Complement: 1,108


https://en.wikipedia.org/wiki/Amphibious_assault_ship

History
World War II
Akitsu Maru of the Imperial Japanese Army

In the Pacific theatre of World War II, escort carriers would often escort the landing ships and troop carriers during the island-hopping campaign. In this role, they would provide air cover for the troopships as well as fly the first wave of attacks on the beach fortifications in amphibious landing operations. On occasion, they would even escort the large carriers, serving as emergency airstrips and providing fighter cover for their larger sisters while these were busy readying or refuelling their own planes. They would also transport aircraft and spare parts from the US to the remote island airstrips.


Most early amphibious assault ships were converted from small aircraft carriers. As well as the two Colossus-class light aircraft carriers converted for use in the Suez War, the Royal Navy converted the Centaur-class carriers Albion and Bulwark into "commando carriers" during the 1950s.[9] Their sister ship HMS Hermes was also converted to a commando carrier in the early 1970s, but was restored to aircraft carrier operations before the end of the 1970s.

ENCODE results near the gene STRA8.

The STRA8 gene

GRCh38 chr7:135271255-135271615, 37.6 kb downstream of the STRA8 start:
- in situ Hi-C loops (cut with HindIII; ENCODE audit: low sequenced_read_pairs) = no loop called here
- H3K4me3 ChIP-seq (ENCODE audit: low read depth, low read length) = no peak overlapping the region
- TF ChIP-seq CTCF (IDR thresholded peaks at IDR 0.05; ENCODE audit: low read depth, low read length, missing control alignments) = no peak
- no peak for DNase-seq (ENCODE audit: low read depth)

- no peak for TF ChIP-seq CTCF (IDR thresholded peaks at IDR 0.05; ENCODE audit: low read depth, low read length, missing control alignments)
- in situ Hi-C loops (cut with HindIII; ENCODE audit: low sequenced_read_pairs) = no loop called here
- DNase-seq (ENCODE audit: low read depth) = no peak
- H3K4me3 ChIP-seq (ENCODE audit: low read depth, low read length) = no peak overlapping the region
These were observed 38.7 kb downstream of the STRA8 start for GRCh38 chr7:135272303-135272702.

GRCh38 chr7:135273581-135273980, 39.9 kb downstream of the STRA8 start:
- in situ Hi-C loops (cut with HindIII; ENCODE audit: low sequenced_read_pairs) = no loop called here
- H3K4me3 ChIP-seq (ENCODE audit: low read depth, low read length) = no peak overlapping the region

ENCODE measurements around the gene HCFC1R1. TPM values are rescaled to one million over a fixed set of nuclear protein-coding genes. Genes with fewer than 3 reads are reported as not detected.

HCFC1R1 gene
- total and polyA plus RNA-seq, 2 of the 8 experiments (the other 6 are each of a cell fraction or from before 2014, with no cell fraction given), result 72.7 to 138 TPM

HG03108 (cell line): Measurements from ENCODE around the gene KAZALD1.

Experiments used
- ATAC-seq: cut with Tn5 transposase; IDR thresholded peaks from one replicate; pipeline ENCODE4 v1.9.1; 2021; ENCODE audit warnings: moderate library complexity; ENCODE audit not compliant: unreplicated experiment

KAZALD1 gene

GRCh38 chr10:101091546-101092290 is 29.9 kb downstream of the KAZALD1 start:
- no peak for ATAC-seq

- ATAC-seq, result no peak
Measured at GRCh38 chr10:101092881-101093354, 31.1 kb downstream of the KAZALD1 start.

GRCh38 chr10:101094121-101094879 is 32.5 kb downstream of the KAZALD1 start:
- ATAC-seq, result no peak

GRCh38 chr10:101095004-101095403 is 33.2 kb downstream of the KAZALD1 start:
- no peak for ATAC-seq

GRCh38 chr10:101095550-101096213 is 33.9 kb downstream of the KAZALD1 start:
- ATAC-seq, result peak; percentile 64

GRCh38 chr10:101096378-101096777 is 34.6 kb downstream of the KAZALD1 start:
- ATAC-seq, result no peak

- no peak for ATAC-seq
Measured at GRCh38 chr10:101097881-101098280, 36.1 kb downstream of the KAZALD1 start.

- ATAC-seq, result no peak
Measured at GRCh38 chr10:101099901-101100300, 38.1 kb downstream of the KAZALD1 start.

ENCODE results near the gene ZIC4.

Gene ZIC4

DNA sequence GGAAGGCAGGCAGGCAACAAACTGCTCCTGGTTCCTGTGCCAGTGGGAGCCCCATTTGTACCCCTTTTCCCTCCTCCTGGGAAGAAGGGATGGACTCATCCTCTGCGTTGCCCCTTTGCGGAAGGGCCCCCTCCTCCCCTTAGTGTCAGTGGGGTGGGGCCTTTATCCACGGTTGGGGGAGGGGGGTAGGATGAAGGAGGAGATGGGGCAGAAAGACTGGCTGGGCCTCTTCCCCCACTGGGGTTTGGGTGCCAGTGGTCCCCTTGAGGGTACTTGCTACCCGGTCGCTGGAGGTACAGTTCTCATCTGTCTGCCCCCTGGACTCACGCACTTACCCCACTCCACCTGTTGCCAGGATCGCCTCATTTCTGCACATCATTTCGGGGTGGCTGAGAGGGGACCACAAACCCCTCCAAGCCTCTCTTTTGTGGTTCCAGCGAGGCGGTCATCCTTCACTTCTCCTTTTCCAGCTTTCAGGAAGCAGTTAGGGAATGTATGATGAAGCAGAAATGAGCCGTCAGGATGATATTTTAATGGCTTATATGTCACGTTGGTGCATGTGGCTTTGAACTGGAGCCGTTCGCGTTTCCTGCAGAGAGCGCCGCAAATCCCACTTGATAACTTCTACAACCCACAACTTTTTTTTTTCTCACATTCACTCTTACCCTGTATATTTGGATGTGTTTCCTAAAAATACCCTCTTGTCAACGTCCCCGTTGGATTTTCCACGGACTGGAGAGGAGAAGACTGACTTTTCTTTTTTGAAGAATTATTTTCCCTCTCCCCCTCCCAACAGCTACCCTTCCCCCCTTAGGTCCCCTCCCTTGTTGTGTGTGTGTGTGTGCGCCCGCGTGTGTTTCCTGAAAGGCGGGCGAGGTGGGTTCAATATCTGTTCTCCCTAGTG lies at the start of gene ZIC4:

In the early 1950s the United States Navy and Marine Corps tested the concept of airborne amphibious operations from aircraft carriers. In 1955 the Casablanca-class escort carrier USS Thetis Bay was converted to an assault helicopter carrier (CVHA-1), ultimately re-designated LPH-6 in 1959.[10] Thetis Bay did not fully meet the Marine Corps requirements so three Essex-class aircraft carriers; Boxer, Princeton, and Valley Forge, which had greater aircraft capacity, longer range, and higher speed were converted to helicopter carriers as LPH-4, LPH-5, and LPH-8 between 1959 and 1961. They are sometimes referred to as the Boxer-class after the lead ship in the series.[11] These provided a valuable interim during the construction from 1959 to 1970 of the full complement of seven new Iwo Jima-class ships designed specifically for the landing platform helicopter role.